The wealth management industry is working through the Federal Government’s response to the report delivered last year by the Parliamentary Joint Committee on Corporations and Financial Services (the Ripoll Report). The response has been dubbed “The Future of Financial Advice”, and proposes important reforms to the way that financial advice is delivered and paid for.A key reform is that from 1 July 2012 financial planners will no longer be able to be remunerated through commissions, volume based payments or fees based on borrowed amounts.
The aim of the prohibition on such remuneration is to create product neutral charging structures that more directly link fees charged to the advice provided. However, some payment arrangements have been left intact, which raises questions around how the industry will adapt to comply with the new regime.
An end to remuneration conflicts
Along with the wider reform agenda, the ban on conflicted remuneration is aimed at rebuilding trust in the financial planning community after coming under fire in recent times. Highly publicised failures such as Westpoint and Storm Financial have shone a light on the fees that planners have been taking from sometimes heavily leveraged client portfolios. These events have accelerated the regulatory response to long-standing concerns about the conflict of interest that arises from planners earning up-front sales commissions and trail fees from investments that they recommend to their clients. A related policy objective is to introduce a fiduciary dimension. This is proposed to take the form of a so-called statutory fiduciary obligation on planners to act in the clients’ best interests. As a result of the reform, planners will be required to adopt the high level of consideration for clients’ interests already imposed on responsible entities of registered managed investment schemes.
The issue of conflicts of interest has arguably held back the financial planning industry from achieving the same status of other qualified professional advisory bodies. In a sense the reforms can be seen as raising the bar for advice generally and will reward those many dealer groups with professional and robust compliance infrastructure. It also stands to the credit of the industry generally that non-binding standards have already been adopted by several large dealer groups to address perceived conflicts of interest.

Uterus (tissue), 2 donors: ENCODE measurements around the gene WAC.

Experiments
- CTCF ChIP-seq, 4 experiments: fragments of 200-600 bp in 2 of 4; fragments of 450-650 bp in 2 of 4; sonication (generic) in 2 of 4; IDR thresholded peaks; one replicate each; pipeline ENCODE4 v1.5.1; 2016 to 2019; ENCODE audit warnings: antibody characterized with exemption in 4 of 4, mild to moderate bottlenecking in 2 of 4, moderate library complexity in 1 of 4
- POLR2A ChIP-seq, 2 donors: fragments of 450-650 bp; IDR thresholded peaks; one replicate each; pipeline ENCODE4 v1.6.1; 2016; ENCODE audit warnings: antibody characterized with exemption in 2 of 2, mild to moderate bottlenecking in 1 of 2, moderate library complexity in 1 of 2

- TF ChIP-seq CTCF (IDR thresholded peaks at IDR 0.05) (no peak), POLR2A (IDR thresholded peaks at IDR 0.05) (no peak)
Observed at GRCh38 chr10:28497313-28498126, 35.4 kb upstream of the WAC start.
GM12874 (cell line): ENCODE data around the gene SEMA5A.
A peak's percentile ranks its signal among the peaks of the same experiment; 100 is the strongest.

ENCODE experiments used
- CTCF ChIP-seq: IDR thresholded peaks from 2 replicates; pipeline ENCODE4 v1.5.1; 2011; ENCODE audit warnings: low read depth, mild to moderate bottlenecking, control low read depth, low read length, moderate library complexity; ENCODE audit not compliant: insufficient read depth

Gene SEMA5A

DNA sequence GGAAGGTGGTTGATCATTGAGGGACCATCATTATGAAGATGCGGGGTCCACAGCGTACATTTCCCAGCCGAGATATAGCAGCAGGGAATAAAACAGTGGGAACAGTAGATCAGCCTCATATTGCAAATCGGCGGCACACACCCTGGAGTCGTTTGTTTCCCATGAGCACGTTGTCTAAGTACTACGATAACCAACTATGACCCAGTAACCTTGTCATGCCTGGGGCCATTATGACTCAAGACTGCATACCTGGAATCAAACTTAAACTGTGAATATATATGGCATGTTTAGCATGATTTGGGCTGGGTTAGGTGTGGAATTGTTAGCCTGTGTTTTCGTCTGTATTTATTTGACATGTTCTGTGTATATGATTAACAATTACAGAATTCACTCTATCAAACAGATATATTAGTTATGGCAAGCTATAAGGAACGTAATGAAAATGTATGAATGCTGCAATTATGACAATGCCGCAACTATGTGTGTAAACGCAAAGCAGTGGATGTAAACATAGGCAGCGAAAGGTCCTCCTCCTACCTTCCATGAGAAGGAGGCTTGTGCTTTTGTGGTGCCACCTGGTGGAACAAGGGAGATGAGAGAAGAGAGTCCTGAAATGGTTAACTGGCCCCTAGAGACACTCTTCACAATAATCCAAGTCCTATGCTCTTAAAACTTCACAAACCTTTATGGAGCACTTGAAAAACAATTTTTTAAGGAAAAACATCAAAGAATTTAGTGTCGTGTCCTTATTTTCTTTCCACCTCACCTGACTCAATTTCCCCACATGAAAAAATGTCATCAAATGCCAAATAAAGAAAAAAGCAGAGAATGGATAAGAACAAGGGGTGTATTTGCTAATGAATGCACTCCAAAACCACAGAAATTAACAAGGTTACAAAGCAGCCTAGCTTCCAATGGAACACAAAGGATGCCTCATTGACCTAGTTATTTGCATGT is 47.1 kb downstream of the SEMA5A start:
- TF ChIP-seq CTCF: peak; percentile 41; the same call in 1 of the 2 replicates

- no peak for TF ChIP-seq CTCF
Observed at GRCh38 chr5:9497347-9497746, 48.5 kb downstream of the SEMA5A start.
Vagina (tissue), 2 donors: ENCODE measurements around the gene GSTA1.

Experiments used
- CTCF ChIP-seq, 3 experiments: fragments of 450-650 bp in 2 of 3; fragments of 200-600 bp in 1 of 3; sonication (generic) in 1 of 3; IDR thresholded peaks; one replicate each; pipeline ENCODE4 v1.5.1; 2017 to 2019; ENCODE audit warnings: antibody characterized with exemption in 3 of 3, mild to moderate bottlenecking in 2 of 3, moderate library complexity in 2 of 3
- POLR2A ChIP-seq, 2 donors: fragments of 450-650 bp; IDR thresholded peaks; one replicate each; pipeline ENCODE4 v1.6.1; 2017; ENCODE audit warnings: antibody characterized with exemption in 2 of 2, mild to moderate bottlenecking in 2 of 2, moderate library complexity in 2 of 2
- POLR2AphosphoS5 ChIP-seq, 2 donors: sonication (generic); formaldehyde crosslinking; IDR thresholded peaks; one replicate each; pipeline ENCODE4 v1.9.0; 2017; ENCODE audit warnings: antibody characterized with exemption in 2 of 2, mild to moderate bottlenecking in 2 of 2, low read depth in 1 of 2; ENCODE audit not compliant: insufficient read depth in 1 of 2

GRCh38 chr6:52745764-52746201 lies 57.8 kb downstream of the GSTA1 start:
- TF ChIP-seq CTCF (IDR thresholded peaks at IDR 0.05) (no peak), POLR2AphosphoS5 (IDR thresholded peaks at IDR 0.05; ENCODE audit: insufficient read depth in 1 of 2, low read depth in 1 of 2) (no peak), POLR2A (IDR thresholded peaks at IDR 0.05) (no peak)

Impact on the funds management industry
While the changes are clearly targeted at the financial planning industry, they cannot be viewed in isolation because they have the potential to be felt along the distribution chain. If the rationale of commission and volume-based remuneration structures is to drive product sales, then prohibiting them has the potential to disrupt the business models of not only financial planners but also platforms and product manufacturers. A core issue, therefore, is how platforms and fund managers will adapt in the lead up to enacting reform. Clearly any changes to the current distribution framework will be incremental, something that is arguably recognised in the delayed start date for the ban.
One potential implication arising is the potential to put pressure on the management fees charged by product manufacturers. It is possible that, in the face of separate service-based fees being imposed by dealer groups, clients will object to the same levels of fees being charged by fund managers where previously a component of those fees was paid to the planners as commission for recommending the product. Whether this has the effect of exerting downward pressure on management fees remains to be seen, and will in part be driven by the degree of influence clients have through the distribution chain.
A further implication arises from the potential loss of revenue created by the prohibition. Dealer groups will potentially have to identify alternative income sources in order to remain viable. One possible solution would be for dealer groups to effectively move into the manufacturing and intermediation space by developing their own products and pooled administration services. Regulatory, experience and infrastructure barriers would need to be overcome, since this would represent a major departure from the traditional advice-only model that typically relies on the back-office support of third party platforms. However, white label platform services have been in existence for some time, which could develop further as dealer groups explore more fully integrated service structures. More generally, combinations of outsourced service providers such as asset consultants, model portfolio providers and technology infrastructure specialists may be brought together by dealer groups to fill the gap. This could lead to product-like services such as managed discretionary accounts becoming more popular. These types of initiatives would represent competition to fund managers in an already crowded market place.
While it is possible to foresee any number of potential implications from the reforms, it is worth noting that two key remuneration methods are currently proposed to be left untouched. It will still be possible for a planner to charge fees based on the level of assets under advice so long as any geared investments are excluded. In addition, while platforms will no longer be able to charge volume-based shelf space fees to product manufacturers, they will still be able to charge a service fee so long as it is not explicitly volume based. These exceptions may in practice allow the industry to structure around the intent of the reforms. Whether this turns out to be the case or not will potentially depend on how the existing and proposed statutory conflicts and best interest requirements are embedded into the distribution chain. Certainly, for the time being there is plenty to think about for both the industry and those responsible for putting the fine detail behind the broad policy objectives.